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Recovery of costs


If you are found not guilty in a court of law do you have to pay any court costs and solicitors fees?


The short answer to your question is yes, but only in limited circumstances. Ordinarily if you are charged with a criminal offence, plead not guilty, are taken to trial and are then acquitted (either by magistrates or a jury) you will not be liable to pay court costs.

Claiming Your Costs After Acquittal

In fact, if you are acquitted your advocate can ask the court to make an application for your costs to be reimbursed ‘out of central funds’. These costs must be reasonable and cover for example the cost of your journeys to and from court on each occasion. Your legal representative should take details of these costs from you in order to be able to present an accurate figure to the court.

Eligibility As To Costs

An order as to costs is not automatically given when a defendant is acquitted. It has to be requested by the applicant (whether prosecution or defence) at the appropriate time. This is usually straight after the acquittal has been announced by the bench, or the foreman of the jury, whichever is applicable. The bench (judge or magistrates) are not under an obligation to grant the order: it is discretionary.

Situation In Which Costs May Be Ordered After Acquittal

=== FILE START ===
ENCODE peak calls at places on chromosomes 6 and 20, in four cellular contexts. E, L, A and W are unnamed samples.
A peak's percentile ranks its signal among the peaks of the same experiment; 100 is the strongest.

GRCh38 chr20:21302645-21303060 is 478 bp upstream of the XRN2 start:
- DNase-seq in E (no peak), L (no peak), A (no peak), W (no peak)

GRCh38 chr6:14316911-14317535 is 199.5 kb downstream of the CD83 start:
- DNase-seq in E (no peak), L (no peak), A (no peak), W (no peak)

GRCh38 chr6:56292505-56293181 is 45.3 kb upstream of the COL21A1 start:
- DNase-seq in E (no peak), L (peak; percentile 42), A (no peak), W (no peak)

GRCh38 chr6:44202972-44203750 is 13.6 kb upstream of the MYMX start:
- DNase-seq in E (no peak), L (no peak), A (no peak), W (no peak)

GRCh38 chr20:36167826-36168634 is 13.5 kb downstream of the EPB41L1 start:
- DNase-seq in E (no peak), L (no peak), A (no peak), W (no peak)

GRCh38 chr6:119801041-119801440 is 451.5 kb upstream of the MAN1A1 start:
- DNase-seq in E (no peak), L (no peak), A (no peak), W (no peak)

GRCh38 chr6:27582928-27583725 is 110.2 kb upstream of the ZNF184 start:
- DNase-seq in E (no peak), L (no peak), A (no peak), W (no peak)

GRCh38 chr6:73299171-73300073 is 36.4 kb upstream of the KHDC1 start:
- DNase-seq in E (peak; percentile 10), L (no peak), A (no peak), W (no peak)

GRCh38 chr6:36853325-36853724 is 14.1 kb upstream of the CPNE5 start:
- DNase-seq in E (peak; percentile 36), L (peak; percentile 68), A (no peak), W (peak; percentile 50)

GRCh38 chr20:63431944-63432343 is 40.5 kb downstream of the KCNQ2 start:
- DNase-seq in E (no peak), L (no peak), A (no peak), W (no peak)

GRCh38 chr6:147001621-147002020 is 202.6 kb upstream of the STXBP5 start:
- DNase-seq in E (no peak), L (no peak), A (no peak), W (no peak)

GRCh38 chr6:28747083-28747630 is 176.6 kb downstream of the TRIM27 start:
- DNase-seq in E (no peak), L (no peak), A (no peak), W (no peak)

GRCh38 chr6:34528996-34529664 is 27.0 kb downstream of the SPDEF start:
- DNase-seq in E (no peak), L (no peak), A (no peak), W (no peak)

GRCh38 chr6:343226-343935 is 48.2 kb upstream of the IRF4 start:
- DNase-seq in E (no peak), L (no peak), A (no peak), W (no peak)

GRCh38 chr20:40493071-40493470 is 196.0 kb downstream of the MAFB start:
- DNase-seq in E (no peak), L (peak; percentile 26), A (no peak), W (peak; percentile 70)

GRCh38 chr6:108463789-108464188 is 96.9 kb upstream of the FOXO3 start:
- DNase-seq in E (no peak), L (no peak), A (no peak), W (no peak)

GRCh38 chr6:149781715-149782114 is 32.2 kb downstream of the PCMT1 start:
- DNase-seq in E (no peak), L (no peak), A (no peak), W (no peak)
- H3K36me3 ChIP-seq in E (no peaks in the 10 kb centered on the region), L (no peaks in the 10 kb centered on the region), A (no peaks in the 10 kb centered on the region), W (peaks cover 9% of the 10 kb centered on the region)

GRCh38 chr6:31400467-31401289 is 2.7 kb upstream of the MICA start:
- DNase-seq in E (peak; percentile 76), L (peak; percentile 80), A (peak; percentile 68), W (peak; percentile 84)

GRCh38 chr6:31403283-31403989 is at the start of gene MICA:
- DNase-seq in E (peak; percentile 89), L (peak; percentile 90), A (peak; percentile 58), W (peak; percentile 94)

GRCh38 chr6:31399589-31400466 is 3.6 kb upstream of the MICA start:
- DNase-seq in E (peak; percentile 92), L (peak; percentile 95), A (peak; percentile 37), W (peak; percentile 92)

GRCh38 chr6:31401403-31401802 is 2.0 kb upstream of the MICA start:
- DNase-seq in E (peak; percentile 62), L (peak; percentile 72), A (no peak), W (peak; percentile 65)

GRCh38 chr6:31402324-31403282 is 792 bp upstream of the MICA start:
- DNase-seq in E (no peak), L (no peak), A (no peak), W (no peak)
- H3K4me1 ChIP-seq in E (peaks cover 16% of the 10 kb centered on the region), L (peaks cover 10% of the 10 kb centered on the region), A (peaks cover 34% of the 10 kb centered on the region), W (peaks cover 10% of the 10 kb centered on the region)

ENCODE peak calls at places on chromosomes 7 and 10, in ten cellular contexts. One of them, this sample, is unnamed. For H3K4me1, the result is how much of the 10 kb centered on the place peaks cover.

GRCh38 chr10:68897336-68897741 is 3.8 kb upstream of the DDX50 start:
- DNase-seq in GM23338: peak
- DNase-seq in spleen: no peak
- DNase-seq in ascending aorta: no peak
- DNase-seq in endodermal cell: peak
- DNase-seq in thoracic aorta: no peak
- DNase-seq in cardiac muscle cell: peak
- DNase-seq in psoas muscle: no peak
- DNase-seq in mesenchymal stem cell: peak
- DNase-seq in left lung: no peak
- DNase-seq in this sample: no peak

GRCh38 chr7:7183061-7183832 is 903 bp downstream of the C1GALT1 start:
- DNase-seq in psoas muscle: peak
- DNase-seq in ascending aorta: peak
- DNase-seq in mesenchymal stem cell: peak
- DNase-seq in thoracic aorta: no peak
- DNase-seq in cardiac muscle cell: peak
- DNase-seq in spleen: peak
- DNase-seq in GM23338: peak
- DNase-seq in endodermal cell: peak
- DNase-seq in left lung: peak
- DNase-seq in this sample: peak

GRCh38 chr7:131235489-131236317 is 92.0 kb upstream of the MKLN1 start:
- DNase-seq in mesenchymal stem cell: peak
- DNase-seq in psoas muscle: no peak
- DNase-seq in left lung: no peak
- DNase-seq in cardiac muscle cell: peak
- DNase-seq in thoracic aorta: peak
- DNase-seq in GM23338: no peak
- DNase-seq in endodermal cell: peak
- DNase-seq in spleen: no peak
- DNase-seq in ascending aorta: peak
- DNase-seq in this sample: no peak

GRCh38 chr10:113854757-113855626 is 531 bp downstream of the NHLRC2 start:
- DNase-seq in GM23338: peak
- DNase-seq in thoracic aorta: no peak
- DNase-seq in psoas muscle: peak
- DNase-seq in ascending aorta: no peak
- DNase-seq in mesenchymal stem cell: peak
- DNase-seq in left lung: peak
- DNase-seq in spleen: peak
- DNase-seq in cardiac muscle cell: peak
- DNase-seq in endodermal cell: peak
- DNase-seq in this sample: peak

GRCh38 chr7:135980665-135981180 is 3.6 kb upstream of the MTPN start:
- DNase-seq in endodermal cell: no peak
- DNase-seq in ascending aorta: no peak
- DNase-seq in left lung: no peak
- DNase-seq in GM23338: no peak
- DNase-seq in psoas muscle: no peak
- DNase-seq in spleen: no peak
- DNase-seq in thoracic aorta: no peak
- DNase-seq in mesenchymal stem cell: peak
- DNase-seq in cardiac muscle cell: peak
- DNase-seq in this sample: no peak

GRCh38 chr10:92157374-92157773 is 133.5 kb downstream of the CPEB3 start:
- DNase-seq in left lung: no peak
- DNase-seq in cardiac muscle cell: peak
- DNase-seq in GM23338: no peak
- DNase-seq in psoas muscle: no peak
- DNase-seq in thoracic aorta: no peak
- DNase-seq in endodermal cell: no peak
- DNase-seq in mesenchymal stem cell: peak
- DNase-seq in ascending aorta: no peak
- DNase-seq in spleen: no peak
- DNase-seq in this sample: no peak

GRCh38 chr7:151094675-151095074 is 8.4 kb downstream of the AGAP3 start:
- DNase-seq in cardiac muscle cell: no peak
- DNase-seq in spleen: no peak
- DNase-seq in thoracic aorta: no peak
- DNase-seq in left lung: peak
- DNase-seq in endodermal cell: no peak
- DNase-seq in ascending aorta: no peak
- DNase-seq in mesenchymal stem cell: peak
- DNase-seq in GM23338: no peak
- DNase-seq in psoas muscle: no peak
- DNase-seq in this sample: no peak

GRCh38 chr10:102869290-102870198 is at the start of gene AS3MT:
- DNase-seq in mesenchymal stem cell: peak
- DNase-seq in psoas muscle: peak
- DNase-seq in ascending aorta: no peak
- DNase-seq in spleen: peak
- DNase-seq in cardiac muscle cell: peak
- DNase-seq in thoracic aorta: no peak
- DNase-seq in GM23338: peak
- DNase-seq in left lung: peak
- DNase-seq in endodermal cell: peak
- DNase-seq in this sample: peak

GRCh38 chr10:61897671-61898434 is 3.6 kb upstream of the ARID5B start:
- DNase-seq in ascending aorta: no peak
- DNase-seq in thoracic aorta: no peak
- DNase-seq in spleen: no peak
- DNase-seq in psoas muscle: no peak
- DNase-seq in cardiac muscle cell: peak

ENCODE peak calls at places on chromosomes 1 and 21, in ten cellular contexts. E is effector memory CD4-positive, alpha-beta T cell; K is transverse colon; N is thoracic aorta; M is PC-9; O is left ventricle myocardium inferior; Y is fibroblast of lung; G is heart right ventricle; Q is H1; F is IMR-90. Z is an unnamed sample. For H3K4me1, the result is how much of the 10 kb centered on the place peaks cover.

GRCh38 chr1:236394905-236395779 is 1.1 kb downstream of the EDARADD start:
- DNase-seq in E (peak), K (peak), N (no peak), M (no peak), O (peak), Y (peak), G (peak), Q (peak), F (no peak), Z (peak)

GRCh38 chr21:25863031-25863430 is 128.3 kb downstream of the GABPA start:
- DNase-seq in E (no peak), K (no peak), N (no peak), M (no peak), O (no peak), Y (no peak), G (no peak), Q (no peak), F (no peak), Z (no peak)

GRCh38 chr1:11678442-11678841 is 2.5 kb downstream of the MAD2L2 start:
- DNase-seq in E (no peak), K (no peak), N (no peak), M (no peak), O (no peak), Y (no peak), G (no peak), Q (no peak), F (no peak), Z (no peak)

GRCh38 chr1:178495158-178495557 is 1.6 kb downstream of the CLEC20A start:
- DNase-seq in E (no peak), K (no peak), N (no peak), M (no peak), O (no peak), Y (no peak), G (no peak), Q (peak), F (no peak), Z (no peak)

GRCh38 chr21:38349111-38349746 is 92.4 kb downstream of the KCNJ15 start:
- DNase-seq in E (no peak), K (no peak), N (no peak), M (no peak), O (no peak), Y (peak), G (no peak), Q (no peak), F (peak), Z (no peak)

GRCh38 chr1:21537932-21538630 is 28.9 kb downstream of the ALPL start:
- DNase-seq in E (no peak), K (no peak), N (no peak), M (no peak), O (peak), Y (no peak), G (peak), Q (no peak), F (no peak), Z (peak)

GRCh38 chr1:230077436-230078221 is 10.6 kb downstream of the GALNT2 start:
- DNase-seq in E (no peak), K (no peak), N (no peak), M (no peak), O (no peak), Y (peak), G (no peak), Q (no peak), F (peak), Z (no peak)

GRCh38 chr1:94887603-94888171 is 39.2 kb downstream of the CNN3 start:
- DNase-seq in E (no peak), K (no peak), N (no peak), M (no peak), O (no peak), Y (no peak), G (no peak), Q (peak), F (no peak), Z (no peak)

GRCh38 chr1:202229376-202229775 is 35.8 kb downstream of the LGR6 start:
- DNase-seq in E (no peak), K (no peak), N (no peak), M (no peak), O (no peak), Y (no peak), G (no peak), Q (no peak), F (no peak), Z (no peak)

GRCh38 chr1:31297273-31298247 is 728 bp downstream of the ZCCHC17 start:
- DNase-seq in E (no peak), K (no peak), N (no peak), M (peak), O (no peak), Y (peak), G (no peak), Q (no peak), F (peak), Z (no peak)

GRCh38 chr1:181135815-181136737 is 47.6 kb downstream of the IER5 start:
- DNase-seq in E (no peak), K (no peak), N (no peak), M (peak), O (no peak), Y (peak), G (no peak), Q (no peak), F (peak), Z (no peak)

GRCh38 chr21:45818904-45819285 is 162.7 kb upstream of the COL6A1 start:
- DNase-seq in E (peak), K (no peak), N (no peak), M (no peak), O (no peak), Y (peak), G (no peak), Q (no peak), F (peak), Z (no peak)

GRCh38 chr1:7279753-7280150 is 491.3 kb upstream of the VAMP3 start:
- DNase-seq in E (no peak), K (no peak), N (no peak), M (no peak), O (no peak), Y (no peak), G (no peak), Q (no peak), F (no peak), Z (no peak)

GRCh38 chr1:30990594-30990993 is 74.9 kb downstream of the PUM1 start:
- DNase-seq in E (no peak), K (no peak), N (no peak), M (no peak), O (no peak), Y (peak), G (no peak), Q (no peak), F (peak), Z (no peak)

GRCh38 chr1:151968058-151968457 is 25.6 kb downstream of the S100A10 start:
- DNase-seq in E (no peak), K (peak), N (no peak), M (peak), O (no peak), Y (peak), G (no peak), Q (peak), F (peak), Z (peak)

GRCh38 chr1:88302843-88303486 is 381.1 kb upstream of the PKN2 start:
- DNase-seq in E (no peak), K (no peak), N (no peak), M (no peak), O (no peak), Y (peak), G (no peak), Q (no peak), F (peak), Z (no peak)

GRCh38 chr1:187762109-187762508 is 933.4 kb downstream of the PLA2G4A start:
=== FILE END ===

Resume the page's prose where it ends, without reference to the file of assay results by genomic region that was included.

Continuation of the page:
However, if you are prosecuted for an offence and have withheld information that either proves your innocence, or that the CPS or police consider that, had they been in possession of that information, then they would not have proceeded with the prosecution, this is a situation in which you may be liable to pay the costs of the case.

Level Of Costs

Costs for bringing prosecutions in the Magistrates’ Court are lower than taking a case to the Crown Court. However it is important to be aware that some specialist prosecutions are much more expensive in terms of costs than standard criminal prosecutions (e.g. Environment Agency prosecutions.)

In civil cases, the CPR (Civil Procedure Rules) provides rules for the payment of costs. In the small claims court, and in fast track cases costs are fixed. In multi-track cases (the more complex or lengthy trials) costs are not fixed.

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